Live rear axle? WTF

Discussion in '2005 Saleen Mustang S281 SC' started by Ferrari Addict, Dec 12, 2004.

  1. I like this car, simply because it shows how Ford's quality and design has been improving. But i also love the retro design.

    But while i like the retro design, I DON'T WANT THE RETRO TECHNOLOGY.

    I dont know why the guys at Ford used a LIVE REAR AXLE....this is a sports car, and as such it should have FULLY INDEPENDENT REAR SUSPENSION, and not a LIVE REAR AXLE....ppl stopped using this type of suspension set-up on sports cars back in the 60's and 70's.....and yet here we are in 2004 and Ford is still using a live rear axle on a sports car.....they should be shot

    and what's worse, they don't even offer independent rear suspension as a option or something....
     
  2. you know why they did it? TO CUT COSTS! How do you think they push them out the door for $28K, fully loaded?

    The tech is completely out of date, but it still works. It isnt approaching Ferrari-like handeling capabilities, but the Mustang will do what needs to be done.

    Plus, drag racers love the live axle...

    Going completely modern costs big bucks, and that is what killed the F-body. Sticking every piece of watered down corvette tech is a great idea, but when you are donating the suspension, breaks, engine, transmission, etc...it gets very very pricy. '02 SS' were retailing for over $35K, and they were completely missing the target that the Camaro had always sold to...16-24 y.o. with money to spend.
     
  3. americans have always had old tech in their cars, they still were using pushrods well into the 90s...
     
  4. OHC engines are older than pushrod engines. The pushrod design came to be to reduce size, weight, and moving parts. It generally works out best in Vee form.
    If you don't know how old some "tech" is, you shouldn't be commenting.
     
  5. OHVs a old tech? Not hardly! If they are so old school, and were completely out of date, obviously, manufactuerers wouldnt use them any longer.

    The simple fact of the matter is that GM builds them right, making a good ammount of low-end torque (which I love) and a fairly flat powerband.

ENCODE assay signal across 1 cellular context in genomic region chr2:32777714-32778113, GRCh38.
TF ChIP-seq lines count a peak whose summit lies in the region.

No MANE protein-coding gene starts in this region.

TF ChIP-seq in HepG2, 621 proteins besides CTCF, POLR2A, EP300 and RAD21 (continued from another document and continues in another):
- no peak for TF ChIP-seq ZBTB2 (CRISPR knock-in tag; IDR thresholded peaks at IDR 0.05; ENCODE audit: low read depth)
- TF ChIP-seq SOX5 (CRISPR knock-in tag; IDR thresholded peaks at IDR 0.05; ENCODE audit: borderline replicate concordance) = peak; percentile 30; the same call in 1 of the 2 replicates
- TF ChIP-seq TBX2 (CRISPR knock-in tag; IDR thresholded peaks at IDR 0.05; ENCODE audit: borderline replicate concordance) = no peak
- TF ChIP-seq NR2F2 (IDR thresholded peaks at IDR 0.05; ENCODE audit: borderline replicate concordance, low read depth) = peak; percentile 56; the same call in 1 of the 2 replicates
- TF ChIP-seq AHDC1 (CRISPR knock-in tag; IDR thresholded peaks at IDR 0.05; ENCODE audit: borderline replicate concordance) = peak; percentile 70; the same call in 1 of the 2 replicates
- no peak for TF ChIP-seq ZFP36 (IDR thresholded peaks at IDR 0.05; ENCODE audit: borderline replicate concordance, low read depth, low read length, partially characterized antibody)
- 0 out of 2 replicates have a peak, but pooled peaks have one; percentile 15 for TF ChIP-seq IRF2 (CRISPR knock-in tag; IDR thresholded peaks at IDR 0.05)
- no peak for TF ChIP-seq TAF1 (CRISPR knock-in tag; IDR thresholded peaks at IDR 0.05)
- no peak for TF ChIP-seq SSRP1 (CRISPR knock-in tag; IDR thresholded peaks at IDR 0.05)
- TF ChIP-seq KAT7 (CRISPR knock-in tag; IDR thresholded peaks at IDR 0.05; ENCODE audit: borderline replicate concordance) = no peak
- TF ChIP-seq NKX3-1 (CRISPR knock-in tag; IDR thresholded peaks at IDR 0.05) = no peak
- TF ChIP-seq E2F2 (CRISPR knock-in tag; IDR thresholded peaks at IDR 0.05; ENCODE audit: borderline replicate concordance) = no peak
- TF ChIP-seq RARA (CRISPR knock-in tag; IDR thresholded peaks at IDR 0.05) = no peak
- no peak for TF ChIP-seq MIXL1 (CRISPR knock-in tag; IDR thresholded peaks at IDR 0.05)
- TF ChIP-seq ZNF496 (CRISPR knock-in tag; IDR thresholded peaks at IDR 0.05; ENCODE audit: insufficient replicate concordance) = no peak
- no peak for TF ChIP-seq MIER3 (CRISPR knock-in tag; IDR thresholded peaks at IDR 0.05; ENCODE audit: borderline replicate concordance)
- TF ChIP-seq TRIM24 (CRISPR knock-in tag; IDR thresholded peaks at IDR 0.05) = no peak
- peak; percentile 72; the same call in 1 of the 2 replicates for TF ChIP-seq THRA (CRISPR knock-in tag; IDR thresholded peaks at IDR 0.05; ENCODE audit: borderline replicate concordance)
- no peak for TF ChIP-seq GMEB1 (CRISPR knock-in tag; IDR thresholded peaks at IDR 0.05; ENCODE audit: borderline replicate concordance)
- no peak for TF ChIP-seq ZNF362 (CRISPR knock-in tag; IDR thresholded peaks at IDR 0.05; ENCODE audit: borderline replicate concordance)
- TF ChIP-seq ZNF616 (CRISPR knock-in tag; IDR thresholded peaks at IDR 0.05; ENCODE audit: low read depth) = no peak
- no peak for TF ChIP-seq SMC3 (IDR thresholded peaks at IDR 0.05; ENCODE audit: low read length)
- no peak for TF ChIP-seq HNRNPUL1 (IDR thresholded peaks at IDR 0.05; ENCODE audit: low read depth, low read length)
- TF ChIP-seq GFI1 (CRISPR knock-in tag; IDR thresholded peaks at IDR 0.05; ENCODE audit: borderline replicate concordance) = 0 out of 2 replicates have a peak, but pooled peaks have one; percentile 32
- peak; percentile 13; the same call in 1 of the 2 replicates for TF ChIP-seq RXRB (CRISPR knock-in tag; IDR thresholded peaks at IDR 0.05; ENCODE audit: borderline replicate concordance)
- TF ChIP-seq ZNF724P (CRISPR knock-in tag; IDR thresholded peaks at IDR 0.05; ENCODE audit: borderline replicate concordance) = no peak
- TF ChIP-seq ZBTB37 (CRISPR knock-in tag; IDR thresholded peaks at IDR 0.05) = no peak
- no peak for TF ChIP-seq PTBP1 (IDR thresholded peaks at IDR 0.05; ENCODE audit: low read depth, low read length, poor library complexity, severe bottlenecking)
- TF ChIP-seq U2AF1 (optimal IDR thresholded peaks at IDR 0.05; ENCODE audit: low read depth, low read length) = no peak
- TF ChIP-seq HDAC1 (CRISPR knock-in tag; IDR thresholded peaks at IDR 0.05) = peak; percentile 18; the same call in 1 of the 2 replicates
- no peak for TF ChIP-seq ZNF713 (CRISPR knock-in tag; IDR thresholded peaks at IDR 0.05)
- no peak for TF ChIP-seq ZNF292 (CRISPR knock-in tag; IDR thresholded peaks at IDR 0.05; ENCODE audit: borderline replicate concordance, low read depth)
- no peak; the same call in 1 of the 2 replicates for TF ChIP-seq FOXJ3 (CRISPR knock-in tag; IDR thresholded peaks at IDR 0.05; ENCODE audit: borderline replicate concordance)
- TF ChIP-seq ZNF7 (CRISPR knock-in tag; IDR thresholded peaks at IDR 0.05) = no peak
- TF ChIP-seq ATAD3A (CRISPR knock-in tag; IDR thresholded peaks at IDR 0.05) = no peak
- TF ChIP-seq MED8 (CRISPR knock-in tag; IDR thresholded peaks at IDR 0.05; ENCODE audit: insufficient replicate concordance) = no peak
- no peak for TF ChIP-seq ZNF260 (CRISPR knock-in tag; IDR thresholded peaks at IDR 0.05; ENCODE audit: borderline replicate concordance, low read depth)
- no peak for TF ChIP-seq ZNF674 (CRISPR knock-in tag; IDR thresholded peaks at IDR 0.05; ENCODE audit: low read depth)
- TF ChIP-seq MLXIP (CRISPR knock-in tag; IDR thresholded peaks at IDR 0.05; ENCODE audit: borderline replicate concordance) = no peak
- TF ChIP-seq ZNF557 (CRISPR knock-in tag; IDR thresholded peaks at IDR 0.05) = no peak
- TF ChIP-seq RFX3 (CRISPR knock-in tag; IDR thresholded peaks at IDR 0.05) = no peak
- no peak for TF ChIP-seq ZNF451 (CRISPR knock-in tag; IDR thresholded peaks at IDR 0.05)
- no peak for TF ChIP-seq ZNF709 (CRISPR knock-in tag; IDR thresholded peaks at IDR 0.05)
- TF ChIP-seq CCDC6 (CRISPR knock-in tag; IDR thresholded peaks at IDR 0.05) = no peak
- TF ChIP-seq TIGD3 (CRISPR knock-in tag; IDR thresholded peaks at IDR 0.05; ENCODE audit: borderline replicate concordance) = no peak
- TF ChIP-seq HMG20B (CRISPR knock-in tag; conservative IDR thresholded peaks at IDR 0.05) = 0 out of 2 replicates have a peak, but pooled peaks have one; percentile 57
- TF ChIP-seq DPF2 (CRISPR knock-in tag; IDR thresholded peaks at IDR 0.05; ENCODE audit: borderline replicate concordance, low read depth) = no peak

I will admit, some OHC and DOHC engines have their advantages...most of which have to do with the ability to spin at higher RPMs and the ability to make more power with less of an engine.

    However, OHC and DOHC engines come at a substantial price. First of all, it will cost the consumer several thousands more to upgrade to a OHC or DOHC engine...Atleast $2-8K in some cases. Also, the OHC and DOHC engines weigh more, and are slightly larger in actualy size, not displacement.

    Frankly, I will take a good ol small block chevy over just about any engine out there...You can beat the hell out of it, and she will still run just as good as the day you bought it. Why the hell do you think GM has kept the same design going since the 1950's?
     
  6. The solid axle was used mainly to keep the costs right down, but also because hardcore Mustang owners made it clear they wanted a solid axle because it's better for drag racing.
    So you have, in part, people who are obsessed with travelling fast in a straight line to blame for antique suspension designs.

    The basic chassis is shared with the Jaguar S-Type but because of the cost difference the 'Stang has completely different suspension.

    Skiddins
     
  7. The live rear axle, at least from Ford, was to keep cost down and reliability up. The Cobra will have an IRS just as it did in the fox bodied Mustangs.
     
  8. you all have good points

    if you really think about, the fact that American cars still use "old school" technology is what makes our cars so unique

    plus, it fits in with our rough-and-tumble nat'l personality, so to get rid of the old technology would be to give away a piece of our personality
     
  9. Who would even want a Mustang that works like an M3? That just isnt a Mustang...
     

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